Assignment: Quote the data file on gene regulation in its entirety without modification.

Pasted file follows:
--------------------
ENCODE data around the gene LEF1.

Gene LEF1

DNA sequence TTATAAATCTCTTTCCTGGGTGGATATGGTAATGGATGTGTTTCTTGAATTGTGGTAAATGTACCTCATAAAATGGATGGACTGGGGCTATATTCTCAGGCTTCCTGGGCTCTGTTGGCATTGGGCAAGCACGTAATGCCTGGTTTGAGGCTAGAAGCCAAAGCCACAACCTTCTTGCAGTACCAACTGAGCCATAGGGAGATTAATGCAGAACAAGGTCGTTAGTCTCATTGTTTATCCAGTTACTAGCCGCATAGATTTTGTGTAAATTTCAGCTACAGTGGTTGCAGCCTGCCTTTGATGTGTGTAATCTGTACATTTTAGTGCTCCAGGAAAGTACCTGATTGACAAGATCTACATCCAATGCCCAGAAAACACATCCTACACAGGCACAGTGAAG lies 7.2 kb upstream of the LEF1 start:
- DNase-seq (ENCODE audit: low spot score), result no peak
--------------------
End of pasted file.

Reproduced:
ENCODE data around the gene LEF1.

Gene LEF1

DNA sequence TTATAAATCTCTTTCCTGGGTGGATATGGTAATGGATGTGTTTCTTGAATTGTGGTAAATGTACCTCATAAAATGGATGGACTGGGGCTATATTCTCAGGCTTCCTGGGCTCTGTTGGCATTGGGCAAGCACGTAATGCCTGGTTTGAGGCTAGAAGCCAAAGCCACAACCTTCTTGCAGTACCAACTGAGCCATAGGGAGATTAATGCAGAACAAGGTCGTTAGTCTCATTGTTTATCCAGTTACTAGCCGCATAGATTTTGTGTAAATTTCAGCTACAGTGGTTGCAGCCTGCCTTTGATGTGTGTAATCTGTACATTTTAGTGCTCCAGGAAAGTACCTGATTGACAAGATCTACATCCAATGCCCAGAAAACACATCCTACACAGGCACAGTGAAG lies 7.2 kb upstream of the LEF1 start:
- DNase-seq (ENCODE audit: low spot score), result no peak